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FNR Field Report: Sonja Georgiefski-Rios

Students from Purdue Forestry and Natural Resources took their classroom knowledge to the field for summer internships and paid positions across the country, gaining valuable experience, hands-on training and career guidance. The FNR Field Reports series will offer updates from those individuals as summer positions and experiences draw to a close.

Senior wildlife major Sonja Georgiefski-Rios worked as a wilderness ranger at the Uinta-Wasatch-Cache National Forest in Utah.

Georgiefski-Rios answered visitor questions, and helped to remove illegal fire pits, make sure all camps were regulation and clean up garbage. The position required her to backpack with her crew and stay in the backcountry for four to five days at a time.

“I learned to work in teams, communicate clearly, be punctual, be independent, etc.,” Georgiefski-Rios said. “I absolutely loved working with my crew, which included two other members. I enjoyed when visitors asked questions because it meant that they cared. I also was grateful to see the views I was able to during this job. If I had been with a different crew, I wouldn't have had that opportunity!

“Something that stood out was the number of moose I saw. Oftentimes they would be a short distance away. I also liked being away from home and exploring new places (Salt Lake, Park City, etc.). I think the biggest thing that stood out was that everyone was from a different state and it was fun to learn about their families and hobbies back at home.” 

In her role, the Valparaiso, Ind., native, was able to apply knowledge from her FNR course work in forest ecology, fish, mammals, birds, dendrology, communications, forest economics and more.

“I used FNR coursework to help navigate through the forest, identify species of fish in the rivers and lakes, identify mammals such as moose and elk from binoculars, understand the effects of invasive beetles on the Lodgepole pine trees, communicate with visitors as they explore the forest, and much more,” Georgiefski-Rios said.

Sonja Georgiefski-Rios during her internship at Uinta Wasatch Cache National Forest (clockwise from upper left): Sonja climbing up to Kings Peak during a rainstorm; her first hike to Amethyst with some amazing people; Sonja on a rock she climbed overlooking Henry's Fork basin; Sonja walking into Dead Horse trail with her multi-day pack and saw; Sonja sitting by Cliff Lake, about 10 miles from Henry's Fork base camp. Sonja Georgiefski-Rios during her internship at Uinta-Wasatch-Cache National Forest (clockwise from upper left): Sonja climbing up to Kings Peak during a rainstorm; her first hike to Amethyst with some amazing people; Sonja on a rock she climbed overlooking Henry's Fork basin; Sonja walking into Dead Horse trail with her multi-day pack and saw; Sonja sitting by Cliff Lake, about 10 miles from Henry's Fork base camp.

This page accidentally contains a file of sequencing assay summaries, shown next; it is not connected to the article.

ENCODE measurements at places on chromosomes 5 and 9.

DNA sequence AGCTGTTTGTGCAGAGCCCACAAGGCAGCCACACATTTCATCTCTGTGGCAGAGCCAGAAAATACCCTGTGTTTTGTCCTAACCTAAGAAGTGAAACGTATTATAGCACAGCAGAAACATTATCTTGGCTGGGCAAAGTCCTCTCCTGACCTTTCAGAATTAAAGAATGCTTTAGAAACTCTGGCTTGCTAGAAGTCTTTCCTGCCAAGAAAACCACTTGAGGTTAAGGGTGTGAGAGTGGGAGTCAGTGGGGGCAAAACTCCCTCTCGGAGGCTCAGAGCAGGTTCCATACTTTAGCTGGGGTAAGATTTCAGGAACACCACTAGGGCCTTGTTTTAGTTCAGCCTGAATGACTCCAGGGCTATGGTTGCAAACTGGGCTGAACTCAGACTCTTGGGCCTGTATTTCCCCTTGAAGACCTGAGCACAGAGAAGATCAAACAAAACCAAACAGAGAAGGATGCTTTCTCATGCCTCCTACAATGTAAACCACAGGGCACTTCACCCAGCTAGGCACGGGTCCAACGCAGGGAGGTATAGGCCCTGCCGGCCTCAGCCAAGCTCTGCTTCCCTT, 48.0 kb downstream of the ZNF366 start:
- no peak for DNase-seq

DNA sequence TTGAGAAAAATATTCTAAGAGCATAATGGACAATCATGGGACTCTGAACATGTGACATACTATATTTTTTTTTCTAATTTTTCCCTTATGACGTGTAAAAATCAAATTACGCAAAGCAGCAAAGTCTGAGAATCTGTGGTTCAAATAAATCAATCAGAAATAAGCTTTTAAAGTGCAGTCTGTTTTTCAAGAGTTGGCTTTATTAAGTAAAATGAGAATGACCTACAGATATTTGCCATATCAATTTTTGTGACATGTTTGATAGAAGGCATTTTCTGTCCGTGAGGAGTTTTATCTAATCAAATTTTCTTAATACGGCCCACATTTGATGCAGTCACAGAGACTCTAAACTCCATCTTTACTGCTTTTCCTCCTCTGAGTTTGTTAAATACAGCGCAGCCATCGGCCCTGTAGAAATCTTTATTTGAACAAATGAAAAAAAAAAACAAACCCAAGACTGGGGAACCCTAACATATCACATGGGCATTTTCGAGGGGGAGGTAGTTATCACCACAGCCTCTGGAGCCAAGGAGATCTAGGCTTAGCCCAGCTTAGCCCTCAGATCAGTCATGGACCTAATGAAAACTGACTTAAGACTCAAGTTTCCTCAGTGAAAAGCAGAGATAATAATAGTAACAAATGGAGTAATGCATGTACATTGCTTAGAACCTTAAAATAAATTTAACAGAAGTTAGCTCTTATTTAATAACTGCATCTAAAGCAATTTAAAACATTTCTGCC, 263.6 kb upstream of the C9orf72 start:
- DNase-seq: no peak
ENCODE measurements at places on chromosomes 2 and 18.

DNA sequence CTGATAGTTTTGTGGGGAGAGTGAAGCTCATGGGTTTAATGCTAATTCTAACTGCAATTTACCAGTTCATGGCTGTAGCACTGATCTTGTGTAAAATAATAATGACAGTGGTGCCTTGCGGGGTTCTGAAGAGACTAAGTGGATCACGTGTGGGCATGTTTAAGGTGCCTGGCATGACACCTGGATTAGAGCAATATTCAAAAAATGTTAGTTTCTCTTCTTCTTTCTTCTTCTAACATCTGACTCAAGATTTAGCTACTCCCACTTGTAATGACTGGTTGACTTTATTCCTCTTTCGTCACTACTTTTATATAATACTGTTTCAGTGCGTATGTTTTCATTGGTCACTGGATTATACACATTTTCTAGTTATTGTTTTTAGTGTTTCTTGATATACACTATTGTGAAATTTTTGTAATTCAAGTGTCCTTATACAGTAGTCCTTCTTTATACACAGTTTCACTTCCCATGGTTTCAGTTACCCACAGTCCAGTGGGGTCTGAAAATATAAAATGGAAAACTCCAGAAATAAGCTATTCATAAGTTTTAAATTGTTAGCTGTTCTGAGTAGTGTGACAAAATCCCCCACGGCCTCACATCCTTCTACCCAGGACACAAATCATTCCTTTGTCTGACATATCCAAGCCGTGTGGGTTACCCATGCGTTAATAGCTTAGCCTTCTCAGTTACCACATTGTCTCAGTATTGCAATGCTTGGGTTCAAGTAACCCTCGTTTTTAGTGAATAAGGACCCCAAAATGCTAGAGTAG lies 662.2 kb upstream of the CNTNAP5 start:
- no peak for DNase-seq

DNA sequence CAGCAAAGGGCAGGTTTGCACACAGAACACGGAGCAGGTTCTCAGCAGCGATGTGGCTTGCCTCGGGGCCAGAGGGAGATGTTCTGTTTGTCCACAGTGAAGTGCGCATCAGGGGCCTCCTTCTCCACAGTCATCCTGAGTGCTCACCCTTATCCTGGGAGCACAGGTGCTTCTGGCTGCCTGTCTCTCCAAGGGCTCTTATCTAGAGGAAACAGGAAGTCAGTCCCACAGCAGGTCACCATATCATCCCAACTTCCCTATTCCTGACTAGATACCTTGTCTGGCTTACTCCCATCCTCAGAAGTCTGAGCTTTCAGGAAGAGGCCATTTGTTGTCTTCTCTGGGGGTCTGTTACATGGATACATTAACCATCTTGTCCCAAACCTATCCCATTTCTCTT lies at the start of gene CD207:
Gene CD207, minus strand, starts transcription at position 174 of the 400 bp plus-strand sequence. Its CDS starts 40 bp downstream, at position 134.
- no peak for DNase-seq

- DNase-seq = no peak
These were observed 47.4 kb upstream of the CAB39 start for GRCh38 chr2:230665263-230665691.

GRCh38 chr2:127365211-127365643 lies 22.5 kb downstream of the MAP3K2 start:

The wilderness ranger position was challenging, but Georgiefski-Rios proved to be up to the task.

“The physical aspect of the job was the hardest part because of the change of elevation and the amount of hiking required,” she said. “Each four-day hitch we hiked on average 45 miles! At first it was very difficult to keep up, but now I’m pretty in shape and I feel great!” 

Georgiefski-Rios, who has a minor in forest ecosystems, has new career goals after completing her summer in Utah.

“This position changed my plans,” she said. “At first, I wanted to work for the park service but after this season I think I'm more set on working for the Forest Service. I learned more about the Forest Service and how it can benefit me more than the Park Service! The forest service can benefit me more by the timber products the forest provides. I have a minor in forest ecosystems and I'd like to exercise my degree as much as possible. I also enjoy how the forest is open to visitors at all times, however parks can regulate when their gates are open or not. I like the idea of the freedom people have to visit their beautiful forests. I guess we will see where the future takes me.”

Some of the sights that Sonja Georgiefski-Rios saw during her summer internship (clockwise from top left): Dead Horse trail in Utah; a beautiful lake she came across in Red Castle, Utah; a waterfall Sonja found exploring around Red Castle; Red Castle from a few miles away - the hike in was 12 miles; Sonja's camp set up with Red Castle in the background. Some of the sights that Sonja Georgiefski-Rios saw during her summer internship (clockwise from top left): Dead Horse trail in Utah; a beautiful lake she came across in Red Castle, Utah; a waterfall Sonja found exploring around Red Castle; Red Castle from a few miles away - the hike in was 12 miles; Sonja's camp set up with Red Castle in the background.

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